Web companies create their own problems on Black Friday – research

online shopping cartThe artificially created surge in demand for online bargains on Black Friday could be damaging many brands, according to a recent report by hosting giant Rackspace.

Though Black Friday falls on a national holiday in the US, its lack of cultural significance in the UK hasn’t failed to prevent it become an online retail landmark. Companies ranging from Amazon to John Lewis to Orange have created one day, limited offer shopping deals to generate demand surges, with customers flooding both their online and in store outlets on Black Friday.

On Friday traffic analyst Traffic Defender live blogged that the John Lewis online store was unavailable and gave a low down on the performance of a variety of online players.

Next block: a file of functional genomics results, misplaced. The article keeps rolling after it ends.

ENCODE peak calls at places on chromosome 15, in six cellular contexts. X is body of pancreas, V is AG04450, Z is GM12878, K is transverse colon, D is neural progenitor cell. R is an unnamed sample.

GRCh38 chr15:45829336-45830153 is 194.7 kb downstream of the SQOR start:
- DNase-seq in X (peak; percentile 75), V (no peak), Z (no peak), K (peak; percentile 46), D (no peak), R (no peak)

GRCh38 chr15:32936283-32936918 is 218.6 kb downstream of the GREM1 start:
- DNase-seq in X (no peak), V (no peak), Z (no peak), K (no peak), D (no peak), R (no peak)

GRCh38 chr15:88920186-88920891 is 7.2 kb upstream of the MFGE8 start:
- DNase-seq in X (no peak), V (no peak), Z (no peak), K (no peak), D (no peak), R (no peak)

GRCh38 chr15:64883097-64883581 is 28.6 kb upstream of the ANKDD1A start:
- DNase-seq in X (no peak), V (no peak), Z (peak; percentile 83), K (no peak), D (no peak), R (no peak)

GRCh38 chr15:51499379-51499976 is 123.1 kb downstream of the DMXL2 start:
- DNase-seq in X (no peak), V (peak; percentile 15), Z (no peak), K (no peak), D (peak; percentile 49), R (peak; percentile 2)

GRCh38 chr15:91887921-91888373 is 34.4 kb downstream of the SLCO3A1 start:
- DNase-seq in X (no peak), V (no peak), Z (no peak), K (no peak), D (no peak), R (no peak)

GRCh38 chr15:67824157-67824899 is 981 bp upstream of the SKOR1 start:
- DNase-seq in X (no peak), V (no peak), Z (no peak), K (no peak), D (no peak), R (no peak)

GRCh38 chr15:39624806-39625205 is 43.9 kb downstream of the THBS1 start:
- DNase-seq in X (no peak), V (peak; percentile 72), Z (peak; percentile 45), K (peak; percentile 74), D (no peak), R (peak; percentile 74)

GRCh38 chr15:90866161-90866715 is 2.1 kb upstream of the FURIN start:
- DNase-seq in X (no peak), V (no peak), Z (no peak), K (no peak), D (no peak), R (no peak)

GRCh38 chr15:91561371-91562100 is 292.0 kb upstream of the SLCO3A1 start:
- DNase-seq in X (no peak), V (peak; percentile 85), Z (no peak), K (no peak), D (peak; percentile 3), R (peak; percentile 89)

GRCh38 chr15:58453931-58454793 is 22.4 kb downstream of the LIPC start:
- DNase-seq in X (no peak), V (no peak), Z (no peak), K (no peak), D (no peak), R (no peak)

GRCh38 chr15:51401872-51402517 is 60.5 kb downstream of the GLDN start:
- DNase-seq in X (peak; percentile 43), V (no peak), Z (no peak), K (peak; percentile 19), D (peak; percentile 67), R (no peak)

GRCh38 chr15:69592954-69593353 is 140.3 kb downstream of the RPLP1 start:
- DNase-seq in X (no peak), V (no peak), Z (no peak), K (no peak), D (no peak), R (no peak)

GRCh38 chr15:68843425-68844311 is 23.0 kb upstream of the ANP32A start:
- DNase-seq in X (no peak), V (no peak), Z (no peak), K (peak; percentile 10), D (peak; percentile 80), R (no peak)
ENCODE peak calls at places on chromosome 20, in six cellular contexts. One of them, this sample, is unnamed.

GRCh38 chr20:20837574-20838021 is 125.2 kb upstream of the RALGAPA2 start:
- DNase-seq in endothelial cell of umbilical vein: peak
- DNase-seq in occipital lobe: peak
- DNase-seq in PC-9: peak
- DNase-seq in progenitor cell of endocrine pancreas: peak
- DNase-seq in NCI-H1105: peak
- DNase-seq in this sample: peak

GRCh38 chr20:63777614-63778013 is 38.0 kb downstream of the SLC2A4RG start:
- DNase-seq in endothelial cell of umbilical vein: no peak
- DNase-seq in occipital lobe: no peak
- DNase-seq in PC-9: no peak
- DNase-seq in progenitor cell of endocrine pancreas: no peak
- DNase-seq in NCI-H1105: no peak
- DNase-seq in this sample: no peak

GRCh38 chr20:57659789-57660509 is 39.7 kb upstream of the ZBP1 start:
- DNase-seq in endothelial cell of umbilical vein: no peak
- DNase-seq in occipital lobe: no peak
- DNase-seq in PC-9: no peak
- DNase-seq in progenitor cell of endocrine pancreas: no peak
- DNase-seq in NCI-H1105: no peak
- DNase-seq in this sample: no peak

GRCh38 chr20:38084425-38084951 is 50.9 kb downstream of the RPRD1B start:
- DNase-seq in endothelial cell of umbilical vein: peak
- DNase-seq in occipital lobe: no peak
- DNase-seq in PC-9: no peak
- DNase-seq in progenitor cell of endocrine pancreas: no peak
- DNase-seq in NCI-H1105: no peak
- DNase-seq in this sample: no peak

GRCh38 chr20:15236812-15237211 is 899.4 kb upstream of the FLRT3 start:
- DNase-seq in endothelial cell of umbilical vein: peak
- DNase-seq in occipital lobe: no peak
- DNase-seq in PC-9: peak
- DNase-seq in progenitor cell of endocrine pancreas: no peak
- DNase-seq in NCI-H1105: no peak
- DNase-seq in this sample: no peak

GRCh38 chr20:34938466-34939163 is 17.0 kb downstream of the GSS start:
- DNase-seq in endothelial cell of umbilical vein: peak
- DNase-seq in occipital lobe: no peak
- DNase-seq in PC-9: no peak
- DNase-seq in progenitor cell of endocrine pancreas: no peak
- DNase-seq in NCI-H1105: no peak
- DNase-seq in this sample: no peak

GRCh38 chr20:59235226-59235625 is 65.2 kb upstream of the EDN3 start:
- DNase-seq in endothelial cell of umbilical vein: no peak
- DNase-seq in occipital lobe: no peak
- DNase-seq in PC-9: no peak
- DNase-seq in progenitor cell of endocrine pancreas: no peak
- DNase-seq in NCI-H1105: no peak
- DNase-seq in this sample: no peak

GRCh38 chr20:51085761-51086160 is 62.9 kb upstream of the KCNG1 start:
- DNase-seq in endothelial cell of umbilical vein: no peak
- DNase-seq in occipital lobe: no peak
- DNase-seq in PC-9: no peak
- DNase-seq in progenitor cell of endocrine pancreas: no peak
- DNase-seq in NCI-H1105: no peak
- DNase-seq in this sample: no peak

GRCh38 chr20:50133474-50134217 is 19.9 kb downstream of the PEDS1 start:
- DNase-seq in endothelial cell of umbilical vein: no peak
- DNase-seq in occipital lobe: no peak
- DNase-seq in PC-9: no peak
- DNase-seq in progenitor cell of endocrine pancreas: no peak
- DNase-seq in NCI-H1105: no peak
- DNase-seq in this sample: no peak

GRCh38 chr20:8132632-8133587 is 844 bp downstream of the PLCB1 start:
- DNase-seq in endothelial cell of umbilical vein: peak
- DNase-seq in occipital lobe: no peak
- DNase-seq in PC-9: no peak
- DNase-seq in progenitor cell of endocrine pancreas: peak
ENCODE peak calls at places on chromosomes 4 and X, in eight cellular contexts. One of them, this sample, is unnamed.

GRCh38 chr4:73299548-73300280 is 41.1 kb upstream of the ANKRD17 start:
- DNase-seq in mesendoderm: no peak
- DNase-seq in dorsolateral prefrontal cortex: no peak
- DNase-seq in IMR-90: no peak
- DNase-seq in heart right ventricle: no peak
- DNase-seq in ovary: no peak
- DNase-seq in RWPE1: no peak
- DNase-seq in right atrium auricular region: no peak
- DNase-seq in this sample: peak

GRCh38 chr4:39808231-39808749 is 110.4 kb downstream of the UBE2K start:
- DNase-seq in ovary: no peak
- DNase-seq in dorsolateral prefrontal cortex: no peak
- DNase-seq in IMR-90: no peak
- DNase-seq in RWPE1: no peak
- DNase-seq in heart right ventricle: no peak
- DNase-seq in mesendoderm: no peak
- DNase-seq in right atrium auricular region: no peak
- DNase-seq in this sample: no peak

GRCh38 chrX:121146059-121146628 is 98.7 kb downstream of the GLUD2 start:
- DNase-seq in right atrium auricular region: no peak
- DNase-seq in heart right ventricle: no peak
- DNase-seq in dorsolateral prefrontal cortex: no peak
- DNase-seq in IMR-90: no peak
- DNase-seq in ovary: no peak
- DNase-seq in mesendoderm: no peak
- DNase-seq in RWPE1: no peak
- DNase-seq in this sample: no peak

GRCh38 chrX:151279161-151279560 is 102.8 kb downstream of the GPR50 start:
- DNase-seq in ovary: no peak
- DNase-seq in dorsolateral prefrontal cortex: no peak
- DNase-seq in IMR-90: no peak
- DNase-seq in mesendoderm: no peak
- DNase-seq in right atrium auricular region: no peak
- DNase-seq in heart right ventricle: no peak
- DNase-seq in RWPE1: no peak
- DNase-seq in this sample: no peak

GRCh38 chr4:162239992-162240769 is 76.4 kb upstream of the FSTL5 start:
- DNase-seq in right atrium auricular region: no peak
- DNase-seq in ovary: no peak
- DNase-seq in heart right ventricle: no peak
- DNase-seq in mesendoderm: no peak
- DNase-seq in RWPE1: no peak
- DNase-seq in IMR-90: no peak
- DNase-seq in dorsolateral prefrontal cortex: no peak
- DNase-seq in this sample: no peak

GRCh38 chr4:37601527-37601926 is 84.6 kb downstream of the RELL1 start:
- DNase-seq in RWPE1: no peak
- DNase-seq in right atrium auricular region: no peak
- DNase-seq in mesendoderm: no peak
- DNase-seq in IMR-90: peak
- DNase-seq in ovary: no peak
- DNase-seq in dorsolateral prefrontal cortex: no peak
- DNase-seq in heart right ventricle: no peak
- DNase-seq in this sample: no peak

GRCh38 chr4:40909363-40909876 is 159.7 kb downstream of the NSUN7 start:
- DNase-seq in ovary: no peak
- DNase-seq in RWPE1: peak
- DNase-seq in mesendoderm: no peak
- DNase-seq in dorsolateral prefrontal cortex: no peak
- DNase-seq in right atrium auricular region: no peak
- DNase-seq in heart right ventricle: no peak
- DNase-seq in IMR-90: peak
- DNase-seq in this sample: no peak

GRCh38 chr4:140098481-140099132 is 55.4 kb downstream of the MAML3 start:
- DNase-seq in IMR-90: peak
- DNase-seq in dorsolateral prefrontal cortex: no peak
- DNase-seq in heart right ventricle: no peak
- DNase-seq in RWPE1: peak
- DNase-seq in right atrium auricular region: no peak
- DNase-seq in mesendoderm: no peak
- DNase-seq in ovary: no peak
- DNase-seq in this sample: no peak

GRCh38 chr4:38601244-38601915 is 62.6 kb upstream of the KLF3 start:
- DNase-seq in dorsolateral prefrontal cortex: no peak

With e-commerce loyalty at an all time low, according to Rackspace, these artificially engineered spikes in traffic and public interest in cloud computing performance may be counter productive to any cloud based service provider.

In a Rackspace survey of 2,000 consumers, 39% of respondents recognised that websites failure is due to poor construction and maintenance. The vast majority (83%) of UK consumers claim a consistently slow or unavailable websites negatively affects their brand loyalty. Almost one in five consumers (18%) would only wait 10 seconds or less for a website or page to load before they would abandon their search and look elsewhere.

“This Black Friday, ecommerce loyalty is at an all-time low. Consumers now have a vast choice of retailers available to them online, so it’s easy for them to change their mind about which shop to spend their hard earned cash with,” said Paul Bolt, VP of Technology Practices at Rackspace.

The ‘inevitable website traffic spikes’ and ‘uncompromising demand from customers’, however, could contribute to the tarnishing of a brand, warned Bolt, “There really is no place for outages.” If companies are going to risk their brand image for a single day of busy trading they must put the cloud foundations in place, Bolt argued.